What are they thinking about?  SBNRs have been misrepresented as “salad bar spiritualists” or “eclectic dabblers.” But when you really listen to them, you find they are thinking seriously about theological issues.  For more on this, see my recently published book with Oxford University Press: Belief without Borders: Inside the Minds of the Spiritual but not Religious.  Available in hardback at your local bookseller or through oup.org, or as an ebook, on Amazon Kindle and other ebook sellers.  See my blog posts as well on CNN.Com Belief, Oxford University Press blog, and The Huffington Post. Let me know what you think.

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    The “Spiritual but not Religious” Show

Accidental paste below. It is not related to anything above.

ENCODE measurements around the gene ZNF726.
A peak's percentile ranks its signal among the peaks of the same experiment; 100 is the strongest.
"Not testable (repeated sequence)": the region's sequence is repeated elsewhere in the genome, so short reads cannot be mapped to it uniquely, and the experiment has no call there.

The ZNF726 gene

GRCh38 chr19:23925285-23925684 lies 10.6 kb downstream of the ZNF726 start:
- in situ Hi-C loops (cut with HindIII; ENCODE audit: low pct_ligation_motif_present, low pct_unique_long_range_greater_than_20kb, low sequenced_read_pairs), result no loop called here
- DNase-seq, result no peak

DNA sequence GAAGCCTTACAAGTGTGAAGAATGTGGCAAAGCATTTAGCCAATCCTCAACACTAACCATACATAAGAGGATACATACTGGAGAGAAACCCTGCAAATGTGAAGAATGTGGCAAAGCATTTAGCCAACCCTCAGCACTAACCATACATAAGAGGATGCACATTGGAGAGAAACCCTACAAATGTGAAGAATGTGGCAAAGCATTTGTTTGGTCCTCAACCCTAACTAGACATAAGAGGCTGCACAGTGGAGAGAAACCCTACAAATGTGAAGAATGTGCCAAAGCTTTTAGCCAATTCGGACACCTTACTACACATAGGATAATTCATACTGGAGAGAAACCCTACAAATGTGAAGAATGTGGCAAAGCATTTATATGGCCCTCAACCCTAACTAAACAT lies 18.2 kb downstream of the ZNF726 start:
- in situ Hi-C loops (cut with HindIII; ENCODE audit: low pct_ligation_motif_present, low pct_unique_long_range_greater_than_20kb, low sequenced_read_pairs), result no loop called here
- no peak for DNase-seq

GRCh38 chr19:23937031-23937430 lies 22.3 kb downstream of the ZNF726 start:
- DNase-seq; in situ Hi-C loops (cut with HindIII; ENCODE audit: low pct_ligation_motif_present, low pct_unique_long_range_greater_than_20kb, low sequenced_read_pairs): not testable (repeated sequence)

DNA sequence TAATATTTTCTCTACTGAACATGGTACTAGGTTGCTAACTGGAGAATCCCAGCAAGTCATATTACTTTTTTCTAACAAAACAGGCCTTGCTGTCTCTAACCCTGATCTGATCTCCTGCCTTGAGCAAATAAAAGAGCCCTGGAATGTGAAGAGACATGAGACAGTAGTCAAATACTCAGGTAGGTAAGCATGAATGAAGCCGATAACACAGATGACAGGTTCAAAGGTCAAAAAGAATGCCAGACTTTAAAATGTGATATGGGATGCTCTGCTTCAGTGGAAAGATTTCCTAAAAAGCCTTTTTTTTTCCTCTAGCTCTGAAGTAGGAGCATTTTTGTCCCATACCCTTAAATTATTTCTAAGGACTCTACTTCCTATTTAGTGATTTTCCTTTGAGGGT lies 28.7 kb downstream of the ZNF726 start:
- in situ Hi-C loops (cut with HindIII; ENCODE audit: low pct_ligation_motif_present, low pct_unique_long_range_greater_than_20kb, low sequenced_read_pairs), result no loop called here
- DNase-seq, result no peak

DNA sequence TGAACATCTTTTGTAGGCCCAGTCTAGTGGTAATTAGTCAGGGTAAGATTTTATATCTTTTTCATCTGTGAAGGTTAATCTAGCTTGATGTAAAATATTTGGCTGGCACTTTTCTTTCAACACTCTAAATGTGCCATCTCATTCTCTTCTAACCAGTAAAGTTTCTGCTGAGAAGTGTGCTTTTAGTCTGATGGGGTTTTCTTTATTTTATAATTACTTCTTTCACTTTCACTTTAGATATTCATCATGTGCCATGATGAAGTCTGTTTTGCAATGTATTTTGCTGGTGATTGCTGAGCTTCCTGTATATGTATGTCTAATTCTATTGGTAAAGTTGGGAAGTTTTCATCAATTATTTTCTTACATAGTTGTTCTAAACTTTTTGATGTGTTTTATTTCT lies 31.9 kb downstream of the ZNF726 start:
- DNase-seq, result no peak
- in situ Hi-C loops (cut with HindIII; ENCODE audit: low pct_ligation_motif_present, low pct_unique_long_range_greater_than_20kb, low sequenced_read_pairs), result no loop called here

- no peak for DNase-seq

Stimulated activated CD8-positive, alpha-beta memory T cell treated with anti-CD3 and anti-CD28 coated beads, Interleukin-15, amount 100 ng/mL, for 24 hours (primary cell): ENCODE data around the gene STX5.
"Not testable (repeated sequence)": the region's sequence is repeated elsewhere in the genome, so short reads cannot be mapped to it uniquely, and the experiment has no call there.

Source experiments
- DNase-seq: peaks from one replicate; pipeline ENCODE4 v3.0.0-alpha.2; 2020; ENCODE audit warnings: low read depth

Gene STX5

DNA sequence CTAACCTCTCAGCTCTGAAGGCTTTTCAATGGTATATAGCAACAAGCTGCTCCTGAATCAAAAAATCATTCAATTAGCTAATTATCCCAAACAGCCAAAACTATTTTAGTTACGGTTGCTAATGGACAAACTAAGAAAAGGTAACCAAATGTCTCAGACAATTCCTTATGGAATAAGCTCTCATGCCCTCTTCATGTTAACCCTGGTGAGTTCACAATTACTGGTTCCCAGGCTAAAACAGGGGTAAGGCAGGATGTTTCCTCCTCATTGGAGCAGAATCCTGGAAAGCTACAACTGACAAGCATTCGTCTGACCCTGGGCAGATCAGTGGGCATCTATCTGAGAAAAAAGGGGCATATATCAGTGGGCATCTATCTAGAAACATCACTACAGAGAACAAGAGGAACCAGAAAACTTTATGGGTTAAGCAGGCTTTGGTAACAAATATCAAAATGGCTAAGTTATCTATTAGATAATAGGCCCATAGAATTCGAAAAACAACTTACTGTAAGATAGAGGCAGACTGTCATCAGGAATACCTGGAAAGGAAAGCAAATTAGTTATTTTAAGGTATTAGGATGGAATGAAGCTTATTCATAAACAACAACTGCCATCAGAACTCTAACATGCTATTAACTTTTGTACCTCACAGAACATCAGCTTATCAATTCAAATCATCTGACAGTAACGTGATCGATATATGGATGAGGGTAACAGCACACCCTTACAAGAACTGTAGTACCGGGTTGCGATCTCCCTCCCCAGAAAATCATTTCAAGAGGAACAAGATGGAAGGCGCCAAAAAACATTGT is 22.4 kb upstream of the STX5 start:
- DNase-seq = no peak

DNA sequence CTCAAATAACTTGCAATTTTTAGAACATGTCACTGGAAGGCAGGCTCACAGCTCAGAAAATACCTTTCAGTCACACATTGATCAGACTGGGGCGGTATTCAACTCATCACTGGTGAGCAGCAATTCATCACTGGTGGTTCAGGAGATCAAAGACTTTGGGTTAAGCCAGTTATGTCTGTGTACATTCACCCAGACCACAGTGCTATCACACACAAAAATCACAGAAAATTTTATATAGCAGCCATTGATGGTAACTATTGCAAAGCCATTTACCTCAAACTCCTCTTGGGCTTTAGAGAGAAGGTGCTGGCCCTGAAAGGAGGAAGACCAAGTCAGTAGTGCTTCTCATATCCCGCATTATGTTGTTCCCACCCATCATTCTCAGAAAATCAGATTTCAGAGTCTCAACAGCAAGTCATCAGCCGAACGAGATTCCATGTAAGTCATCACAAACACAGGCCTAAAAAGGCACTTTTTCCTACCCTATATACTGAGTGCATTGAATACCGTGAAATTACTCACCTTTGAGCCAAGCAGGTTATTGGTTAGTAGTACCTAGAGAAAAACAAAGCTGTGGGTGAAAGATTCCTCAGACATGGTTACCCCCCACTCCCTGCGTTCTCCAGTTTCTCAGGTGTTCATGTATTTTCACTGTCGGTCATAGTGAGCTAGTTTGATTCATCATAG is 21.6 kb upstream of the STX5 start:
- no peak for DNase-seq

Log on to the “Spiritual but not Religious” Show as host George Lewis interviews Linda Mercadante about her spiritual memoir and research project.  They also have a good chat on spirituality, religion, and mystical experience.  Listen and post a comment.  “The Spiritual but not Religious Show” interview with host George Lewis, Mar. 1, 2011 http://www.ustream.tv/recorded/13033144

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    Encouraging Reflections on Spirituality, Theology and Young People

    Check out this article in America magazine by a professor at a Roman Catholic school. His observations on the current needs and contributions of students, as well as their critique of religion, is well taken.  He calls them idealistic realists, which fits well.  Read it and let us know what you think. http://www.americamagazine.org/content/article.cfm?article_id=12681

  • SBNR

    Are We Being Honest? Are We Being Respectful?